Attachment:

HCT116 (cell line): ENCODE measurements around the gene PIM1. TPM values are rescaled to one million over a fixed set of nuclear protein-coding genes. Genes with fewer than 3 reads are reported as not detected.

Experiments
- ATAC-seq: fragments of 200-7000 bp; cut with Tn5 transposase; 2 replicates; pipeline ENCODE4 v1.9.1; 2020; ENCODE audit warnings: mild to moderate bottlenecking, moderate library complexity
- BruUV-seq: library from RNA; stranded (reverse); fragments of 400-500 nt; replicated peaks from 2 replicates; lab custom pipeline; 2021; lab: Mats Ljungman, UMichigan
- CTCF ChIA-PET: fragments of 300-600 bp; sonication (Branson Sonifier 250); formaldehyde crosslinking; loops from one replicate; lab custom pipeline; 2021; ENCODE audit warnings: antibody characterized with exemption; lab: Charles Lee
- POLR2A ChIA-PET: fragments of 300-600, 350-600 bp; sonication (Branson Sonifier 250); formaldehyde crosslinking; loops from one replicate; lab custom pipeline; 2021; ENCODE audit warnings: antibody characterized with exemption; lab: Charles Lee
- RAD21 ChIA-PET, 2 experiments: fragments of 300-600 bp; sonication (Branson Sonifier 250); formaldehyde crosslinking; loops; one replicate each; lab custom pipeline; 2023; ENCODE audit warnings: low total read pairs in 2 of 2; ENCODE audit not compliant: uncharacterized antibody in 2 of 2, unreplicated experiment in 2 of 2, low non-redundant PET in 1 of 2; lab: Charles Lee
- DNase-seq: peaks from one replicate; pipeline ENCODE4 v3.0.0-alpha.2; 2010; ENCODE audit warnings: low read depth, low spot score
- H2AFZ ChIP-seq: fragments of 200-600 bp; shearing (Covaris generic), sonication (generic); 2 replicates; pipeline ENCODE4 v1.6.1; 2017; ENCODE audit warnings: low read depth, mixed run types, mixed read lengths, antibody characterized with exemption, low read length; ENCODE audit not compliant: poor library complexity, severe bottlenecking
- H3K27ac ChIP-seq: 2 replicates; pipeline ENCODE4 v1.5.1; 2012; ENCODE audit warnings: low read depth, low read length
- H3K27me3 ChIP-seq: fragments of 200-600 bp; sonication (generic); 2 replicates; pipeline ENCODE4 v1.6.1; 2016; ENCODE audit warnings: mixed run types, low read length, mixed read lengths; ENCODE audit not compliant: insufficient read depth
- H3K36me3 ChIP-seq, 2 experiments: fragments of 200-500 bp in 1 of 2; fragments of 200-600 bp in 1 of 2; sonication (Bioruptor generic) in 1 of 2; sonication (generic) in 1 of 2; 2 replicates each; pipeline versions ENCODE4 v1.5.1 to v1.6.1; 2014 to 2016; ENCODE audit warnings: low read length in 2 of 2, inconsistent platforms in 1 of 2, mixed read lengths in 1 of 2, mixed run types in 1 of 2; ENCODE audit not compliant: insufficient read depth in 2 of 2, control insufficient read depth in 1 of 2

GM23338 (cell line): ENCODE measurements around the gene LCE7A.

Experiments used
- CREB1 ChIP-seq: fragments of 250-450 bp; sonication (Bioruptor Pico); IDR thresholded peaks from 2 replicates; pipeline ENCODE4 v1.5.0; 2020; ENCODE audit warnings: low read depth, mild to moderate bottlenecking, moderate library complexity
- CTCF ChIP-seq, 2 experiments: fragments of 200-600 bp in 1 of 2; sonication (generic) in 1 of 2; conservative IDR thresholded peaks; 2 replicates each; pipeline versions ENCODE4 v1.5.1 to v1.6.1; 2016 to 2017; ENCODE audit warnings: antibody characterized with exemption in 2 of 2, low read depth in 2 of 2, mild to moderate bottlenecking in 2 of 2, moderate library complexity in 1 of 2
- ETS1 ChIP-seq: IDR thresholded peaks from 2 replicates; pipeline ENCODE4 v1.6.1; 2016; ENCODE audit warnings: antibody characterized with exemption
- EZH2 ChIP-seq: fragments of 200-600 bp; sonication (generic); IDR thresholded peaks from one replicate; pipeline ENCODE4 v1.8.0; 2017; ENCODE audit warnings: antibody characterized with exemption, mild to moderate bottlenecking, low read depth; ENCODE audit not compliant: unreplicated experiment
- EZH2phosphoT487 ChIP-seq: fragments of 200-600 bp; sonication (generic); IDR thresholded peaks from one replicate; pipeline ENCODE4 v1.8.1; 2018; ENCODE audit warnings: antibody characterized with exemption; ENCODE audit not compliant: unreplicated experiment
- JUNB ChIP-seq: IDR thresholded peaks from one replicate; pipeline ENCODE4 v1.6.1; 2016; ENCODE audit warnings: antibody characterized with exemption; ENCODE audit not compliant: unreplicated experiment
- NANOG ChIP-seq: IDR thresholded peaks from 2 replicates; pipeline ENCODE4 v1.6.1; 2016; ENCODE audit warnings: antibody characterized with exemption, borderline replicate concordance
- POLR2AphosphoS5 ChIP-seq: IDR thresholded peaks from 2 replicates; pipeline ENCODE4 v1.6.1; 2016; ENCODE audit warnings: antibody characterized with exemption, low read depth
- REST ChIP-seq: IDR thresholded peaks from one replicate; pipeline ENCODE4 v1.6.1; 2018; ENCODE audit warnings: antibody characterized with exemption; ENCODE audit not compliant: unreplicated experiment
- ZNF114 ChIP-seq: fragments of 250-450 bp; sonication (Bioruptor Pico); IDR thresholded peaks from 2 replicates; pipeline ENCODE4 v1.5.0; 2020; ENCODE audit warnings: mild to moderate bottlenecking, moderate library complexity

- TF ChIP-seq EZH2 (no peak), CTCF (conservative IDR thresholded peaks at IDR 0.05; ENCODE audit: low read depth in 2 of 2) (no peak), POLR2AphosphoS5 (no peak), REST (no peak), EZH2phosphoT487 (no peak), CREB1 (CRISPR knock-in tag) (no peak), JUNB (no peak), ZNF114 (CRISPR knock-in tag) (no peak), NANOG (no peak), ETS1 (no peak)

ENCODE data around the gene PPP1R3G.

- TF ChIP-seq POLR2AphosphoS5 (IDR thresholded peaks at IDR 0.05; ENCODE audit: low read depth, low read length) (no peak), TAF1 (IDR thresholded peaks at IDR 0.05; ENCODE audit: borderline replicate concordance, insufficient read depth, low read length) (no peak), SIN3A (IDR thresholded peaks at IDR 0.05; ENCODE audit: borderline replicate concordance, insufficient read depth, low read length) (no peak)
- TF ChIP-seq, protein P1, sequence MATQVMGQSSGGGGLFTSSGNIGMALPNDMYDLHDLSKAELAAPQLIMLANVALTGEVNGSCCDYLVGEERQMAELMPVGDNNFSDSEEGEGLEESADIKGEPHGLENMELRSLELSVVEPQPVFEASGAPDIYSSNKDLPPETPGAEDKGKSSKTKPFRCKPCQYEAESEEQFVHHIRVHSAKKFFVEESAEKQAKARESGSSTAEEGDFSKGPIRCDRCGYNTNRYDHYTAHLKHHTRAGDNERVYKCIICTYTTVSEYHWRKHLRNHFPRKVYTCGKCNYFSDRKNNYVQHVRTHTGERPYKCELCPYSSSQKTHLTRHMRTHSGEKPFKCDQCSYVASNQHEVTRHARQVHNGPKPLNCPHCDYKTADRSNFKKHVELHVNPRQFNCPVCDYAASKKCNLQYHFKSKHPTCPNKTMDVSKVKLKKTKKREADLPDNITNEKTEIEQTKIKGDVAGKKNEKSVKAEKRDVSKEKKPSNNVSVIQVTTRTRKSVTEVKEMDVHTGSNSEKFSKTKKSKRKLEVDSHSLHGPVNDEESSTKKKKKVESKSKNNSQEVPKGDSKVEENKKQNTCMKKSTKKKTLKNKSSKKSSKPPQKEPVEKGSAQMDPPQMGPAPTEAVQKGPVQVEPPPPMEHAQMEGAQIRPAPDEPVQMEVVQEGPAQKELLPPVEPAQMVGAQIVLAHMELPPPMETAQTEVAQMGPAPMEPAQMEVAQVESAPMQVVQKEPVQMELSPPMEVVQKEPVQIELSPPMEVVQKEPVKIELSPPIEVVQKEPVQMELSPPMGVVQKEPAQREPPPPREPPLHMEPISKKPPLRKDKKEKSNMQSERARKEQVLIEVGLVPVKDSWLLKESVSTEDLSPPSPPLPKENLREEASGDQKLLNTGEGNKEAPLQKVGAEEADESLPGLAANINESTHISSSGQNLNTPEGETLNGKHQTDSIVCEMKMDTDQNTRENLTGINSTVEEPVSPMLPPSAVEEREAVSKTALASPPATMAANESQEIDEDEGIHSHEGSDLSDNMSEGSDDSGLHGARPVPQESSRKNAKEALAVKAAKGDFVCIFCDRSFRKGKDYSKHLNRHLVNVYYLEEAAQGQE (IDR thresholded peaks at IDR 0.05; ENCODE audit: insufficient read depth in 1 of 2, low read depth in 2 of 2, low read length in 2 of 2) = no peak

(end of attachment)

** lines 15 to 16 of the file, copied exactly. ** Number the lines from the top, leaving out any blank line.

- CREB1 ChIP-seq: fragments of 250-450 bp; sonication (Bioruptor Pico); IDR thresholded peaks from 2 replicates; pipeline ENCODE4 v1.5.0; 2020; ENCODE audit warnings: low read depth, mild to moderate bottlenecking, moderate library complexity
- CTCF ChIP-seq, 2 experiments: fragments of 200-600 bp in 1 of 2; sonication (generic) in 1 of 2; conservative IDR thresholded peaks; 2 replicates each; pipeline versions ENCODE4 v1.5.1 to v1.6.1; 2016 to 2017; ENCODE audit warnings: antibody characterized with exemption in 2 of 2, low read depth in 2 of 2, mild to moderate bottlenecking in 2 of 2, moderate library complexity in 1 of 2